since you know during this amid covid times because of mask i have to face a lot off problems
thanks for the suggestions though i will go with phonak (will try to get cic custom made HA if possible otherwise ITE with wireless and bluetooth)

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have you used Resound Linx quattro as well, i havent used them since now Resound Linx 9d is also available
would it be wise to consider higher channels in my case (dont want a HA for whistles, birds chirping, horns, etc) my preference is more only for conversation between peoples as i believe HA is for rehabilitation purposes only and i used to have a normal hearing till 10 years of age the loss occurred as a complications to measles

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Can you share your experience regarding that?
i dont think i do hear upper frequencies in this cic but when i was using bte 6 years back i used to listen those that too when i really increase my bte power to max

when i was a kid i too never bothered about being discrete infact i was using the wired models too then shifted to bte to ric
but when i became professional i had to take care of discretion because of the discrimination of the hearing issues i use to face in day to day basis
till date when i am at home with my family i do use bte because it doesnt matter much with family as long as you are hearing better :smile:

When you get your hearing tested, do you actually hear tones in the upper frequencies?
Or, do you hear cracks or pops? If you hear cracks or pops or anything but real tones there really isn’t any reason to buy aids that put gain in those high frequencies. If that is the case, less powerful hearing aids could be used. Like in the ear aids for example.

Either way frequency lowering technology can help you hear better. Your hearing loss would particularly be improved with this technology.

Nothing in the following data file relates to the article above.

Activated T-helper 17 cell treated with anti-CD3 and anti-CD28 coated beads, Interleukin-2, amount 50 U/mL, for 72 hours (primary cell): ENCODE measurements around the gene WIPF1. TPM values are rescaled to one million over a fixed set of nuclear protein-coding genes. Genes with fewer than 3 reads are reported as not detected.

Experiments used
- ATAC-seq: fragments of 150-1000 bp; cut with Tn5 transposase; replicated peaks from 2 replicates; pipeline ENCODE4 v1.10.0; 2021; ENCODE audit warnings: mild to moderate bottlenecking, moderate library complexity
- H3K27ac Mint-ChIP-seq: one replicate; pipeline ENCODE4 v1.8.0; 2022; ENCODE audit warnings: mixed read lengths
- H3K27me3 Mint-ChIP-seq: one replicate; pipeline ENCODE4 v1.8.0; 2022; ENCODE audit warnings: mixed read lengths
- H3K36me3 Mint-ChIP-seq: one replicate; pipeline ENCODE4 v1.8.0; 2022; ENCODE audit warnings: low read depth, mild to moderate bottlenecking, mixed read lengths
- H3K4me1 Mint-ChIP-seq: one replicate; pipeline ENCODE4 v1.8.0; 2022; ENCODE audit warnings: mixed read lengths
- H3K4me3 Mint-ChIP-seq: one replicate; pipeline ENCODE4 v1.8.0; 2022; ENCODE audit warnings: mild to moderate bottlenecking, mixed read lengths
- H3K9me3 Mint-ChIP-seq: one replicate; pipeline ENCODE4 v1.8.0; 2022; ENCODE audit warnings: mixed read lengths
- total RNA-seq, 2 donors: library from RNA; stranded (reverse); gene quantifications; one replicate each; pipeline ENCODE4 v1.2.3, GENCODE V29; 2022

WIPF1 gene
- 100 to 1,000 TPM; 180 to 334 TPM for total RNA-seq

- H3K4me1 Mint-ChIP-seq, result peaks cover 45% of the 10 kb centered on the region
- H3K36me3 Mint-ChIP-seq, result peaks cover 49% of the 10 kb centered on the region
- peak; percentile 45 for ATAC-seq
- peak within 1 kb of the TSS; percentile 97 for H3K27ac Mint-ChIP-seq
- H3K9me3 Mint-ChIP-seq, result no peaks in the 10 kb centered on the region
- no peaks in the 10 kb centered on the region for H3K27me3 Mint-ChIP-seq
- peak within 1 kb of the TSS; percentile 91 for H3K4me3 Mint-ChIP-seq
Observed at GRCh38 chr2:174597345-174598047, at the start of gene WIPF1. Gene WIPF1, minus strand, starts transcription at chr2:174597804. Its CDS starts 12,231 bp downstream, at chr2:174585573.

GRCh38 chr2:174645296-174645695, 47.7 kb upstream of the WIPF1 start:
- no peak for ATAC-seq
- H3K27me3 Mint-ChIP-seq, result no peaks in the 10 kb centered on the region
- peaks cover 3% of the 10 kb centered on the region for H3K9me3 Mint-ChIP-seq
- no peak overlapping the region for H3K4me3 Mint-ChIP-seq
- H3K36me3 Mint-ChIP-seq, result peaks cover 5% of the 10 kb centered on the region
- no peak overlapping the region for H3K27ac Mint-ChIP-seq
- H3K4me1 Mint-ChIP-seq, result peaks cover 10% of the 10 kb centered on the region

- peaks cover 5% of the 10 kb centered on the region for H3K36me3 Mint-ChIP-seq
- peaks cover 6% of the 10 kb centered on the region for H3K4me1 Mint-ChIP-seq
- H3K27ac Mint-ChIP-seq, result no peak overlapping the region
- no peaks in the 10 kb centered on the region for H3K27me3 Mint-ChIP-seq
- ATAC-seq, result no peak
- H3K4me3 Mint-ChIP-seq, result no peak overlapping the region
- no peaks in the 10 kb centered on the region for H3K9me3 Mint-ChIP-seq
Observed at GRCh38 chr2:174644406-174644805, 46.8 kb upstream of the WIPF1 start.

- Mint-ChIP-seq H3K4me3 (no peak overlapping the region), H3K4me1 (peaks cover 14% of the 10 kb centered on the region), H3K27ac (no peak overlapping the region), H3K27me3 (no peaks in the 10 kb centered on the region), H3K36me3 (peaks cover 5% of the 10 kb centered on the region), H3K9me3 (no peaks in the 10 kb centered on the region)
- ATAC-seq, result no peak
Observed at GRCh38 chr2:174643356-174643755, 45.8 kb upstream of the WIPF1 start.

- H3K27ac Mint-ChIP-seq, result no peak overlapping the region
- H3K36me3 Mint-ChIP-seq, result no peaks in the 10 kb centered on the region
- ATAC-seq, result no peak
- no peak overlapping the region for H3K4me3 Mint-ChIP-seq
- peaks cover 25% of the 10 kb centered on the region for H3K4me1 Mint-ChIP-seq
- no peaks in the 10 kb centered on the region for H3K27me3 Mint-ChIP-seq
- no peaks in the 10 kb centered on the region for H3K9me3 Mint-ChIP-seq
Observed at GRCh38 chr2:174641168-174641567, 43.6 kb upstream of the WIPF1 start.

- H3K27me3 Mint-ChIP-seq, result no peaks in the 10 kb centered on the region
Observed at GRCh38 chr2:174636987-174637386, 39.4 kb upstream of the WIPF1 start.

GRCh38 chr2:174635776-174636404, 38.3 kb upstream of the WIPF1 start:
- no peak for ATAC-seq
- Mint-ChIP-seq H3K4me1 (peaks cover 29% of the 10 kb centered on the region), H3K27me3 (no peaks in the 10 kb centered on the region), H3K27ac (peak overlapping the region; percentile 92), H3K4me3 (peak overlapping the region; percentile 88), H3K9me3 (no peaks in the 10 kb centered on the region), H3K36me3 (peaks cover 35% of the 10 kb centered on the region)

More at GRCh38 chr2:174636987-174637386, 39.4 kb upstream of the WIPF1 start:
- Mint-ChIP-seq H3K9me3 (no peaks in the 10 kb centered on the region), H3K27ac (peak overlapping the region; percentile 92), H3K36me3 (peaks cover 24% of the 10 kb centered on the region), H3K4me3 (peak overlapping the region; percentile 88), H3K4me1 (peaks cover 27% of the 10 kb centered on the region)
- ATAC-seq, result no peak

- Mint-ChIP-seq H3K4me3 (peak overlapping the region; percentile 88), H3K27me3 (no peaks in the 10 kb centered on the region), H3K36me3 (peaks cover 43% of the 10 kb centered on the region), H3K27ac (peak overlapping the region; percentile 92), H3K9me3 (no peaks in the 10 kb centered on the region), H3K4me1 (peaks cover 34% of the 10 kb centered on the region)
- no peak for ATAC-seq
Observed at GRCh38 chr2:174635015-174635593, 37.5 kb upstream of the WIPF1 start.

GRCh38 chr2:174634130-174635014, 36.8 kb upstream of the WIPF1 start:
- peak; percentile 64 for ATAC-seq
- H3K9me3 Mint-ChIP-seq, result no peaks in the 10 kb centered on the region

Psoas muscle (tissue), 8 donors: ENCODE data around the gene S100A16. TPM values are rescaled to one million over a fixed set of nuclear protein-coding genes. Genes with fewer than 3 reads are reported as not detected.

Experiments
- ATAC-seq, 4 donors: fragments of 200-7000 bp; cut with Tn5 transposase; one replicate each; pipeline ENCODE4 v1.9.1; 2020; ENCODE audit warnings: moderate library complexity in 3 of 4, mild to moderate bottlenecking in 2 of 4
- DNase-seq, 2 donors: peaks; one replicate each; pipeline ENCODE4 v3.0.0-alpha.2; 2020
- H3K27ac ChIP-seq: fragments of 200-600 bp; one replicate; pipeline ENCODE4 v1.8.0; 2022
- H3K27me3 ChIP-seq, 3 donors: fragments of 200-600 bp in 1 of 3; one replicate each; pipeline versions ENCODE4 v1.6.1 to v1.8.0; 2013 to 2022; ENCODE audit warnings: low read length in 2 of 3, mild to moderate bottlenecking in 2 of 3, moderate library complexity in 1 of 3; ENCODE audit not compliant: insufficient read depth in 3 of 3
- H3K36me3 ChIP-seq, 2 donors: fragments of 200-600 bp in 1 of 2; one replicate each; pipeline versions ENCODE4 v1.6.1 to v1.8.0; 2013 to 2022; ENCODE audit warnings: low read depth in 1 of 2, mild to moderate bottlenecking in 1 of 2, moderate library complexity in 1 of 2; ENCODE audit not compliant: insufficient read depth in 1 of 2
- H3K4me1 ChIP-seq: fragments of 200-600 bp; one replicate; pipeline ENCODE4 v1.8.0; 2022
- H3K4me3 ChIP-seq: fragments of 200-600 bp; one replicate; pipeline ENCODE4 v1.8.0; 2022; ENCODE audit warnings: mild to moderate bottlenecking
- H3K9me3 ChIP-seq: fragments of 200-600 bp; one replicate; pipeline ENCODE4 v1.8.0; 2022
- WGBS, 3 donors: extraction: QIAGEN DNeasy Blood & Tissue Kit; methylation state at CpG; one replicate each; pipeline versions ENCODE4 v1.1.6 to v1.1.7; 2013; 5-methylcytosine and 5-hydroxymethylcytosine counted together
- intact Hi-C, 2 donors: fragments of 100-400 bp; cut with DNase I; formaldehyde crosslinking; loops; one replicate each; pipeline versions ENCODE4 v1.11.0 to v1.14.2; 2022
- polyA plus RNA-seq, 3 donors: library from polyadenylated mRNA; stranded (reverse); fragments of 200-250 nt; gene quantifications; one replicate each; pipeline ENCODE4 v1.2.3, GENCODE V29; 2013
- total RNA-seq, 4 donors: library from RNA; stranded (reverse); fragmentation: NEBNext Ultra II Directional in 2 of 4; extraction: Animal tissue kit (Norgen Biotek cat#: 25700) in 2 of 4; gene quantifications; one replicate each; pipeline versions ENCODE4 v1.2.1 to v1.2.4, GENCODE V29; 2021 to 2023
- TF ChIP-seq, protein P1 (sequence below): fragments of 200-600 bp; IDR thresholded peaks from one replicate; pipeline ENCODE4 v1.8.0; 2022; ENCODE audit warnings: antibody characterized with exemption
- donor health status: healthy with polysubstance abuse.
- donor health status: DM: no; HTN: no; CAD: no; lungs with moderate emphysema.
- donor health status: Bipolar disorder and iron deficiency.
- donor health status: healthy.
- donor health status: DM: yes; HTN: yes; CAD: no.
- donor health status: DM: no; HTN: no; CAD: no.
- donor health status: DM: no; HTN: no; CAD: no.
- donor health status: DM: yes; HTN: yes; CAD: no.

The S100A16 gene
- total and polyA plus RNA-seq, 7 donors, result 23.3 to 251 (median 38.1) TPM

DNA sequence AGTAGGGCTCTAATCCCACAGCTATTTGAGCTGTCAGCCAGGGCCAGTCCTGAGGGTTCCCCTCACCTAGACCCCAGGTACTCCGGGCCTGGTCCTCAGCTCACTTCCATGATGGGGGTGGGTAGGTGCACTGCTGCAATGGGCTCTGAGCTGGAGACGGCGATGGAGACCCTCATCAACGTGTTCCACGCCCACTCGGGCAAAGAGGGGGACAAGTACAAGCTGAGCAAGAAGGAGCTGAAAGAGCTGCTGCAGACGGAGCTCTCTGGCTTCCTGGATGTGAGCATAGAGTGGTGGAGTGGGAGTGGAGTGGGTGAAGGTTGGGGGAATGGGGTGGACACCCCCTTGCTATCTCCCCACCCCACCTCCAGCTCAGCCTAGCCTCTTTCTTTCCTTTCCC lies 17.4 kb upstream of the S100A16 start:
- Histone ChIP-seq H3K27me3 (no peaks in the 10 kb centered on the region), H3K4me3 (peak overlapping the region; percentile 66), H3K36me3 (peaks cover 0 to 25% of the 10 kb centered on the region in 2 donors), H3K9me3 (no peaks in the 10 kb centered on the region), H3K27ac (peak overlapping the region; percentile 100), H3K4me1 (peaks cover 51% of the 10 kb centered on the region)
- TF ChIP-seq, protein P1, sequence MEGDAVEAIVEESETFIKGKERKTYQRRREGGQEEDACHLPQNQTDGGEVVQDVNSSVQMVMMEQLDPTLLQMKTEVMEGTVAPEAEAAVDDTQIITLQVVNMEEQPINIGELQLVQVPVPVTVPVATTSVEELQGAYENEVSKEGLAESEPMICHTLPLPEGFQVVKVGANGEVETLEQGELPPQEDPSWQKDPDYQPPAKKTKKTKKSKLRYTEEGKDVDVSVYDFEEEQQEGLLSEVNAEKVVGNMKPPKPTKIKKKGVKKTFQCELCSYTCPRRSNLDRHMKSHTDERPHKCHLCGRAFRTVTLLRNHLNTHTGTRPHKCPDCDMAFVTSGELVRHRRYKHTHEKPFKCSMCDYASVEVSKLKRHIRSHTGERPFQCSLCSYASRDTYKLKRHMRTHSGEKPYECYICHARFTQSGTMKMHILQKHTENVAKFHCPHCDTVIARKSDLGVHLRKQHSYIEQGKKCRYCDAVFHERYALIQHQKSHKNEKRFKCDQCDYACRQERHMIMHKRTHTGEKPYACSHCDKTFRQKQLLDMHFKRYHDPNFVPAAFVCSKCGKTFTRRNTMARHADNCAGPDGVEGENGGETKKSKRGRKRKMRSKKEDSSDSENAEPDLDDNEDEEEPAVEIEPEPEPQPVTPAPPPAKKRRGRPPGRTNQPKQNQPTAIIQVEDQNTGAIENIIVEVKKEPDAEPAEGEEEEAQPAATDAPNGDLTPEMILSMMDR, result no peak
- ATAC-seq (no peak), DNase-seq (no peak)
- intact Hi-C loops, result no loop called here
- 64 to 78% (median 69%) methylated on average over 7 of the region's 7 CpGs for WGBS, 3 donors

I am deaf in the upper frequencies. By using frequency lowering technology the upper frequency sounds I can not hear are lowered into frequencies I can hear. It sounds odd at first but you learn to understand these new sounds.

Phonaks Sound Recover 2 is questionable the best frequency lowering technology on the market at this time. Phonaks Belong, Marvel and Paradise aids all have Sound Recover 2 technology. The Venture Nadia aids also have Sound Recover 2.


To be honest with you, having gone through my own perceived embarrassment at wearing visible hearing aids to almost celebrating that they can work well for me, I got to the point a long time ago (30 years ago) when I think it’s better for people to clearly see them.

Then when you don’t answer how they expect, they think it’s because you didn’t hear them (so they say it again louder) rather than that you must be stupid or something (so don’t bother to repeat what they just said).

Now if I’m chairing a high-powered meeting (it still happens sometimes) and one of my HAs unexpectedly announces to me that it needs a new battery, I choose a quite soon moment to say to someone else “I need to change my hearing aid battery so please take the chair for a moment” and smile. No-one is ever bothered in the slightest.


A pair of black RICs would be pretty invisible on you.

But if you are set on a CIC, Starkey tends to be more likely to fit a powerful receiver into a smaller package, although it often needs to be a special request.

It’s unclear whether the right bone conduction has been masked (e.g. unclear whether that’s a real air bone gap). If it is a real gap, stapedectomy may be beneficial if you can find a good surgeon.


Went to some audiologist and have been recommended some models like

  1. signia insio nx (itc)
  2. oticon opn (itc)
    anyone using these…kindly share the experience

my audiologist recommending me to go for rechargeable one rather than battery ones
and he recommend 312 size battery (said ite would cover high frequency loss which cant be recovered by cic much) and both models have direct streaming
i am still wondering which model to go for as once purchases cant buy another for quite some time.

The opn work slightly differently to most HAs and allows you to hear more background noise. That might not be good for you, I don’t know.

I believe @Volusiano is the person who understands more about opn. (Sorry if I’ve tagged the wrong person).

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thanks for the input…tomorrow i have an appointment for oticon will surely check it out…and if its more background noise i will definitely avoid it because of too much noise in hospitals where i work.

Update: Got a trial from signia insio 5nx : its kind of good with good streaming music
kind of enjoying it with mifi iphone
the issue i found is there is no microphone in HA but in phone so when picking calls i have to speak directly to phone to avoid noisy environment to recieptent

Will check how the resound linx quattro work looking forward for that trial

I think muse i1200 to 2400 is good for you … no problem with high frequency just put on lowering frequency and control the depth the band … as shown … I can help you I have this devices …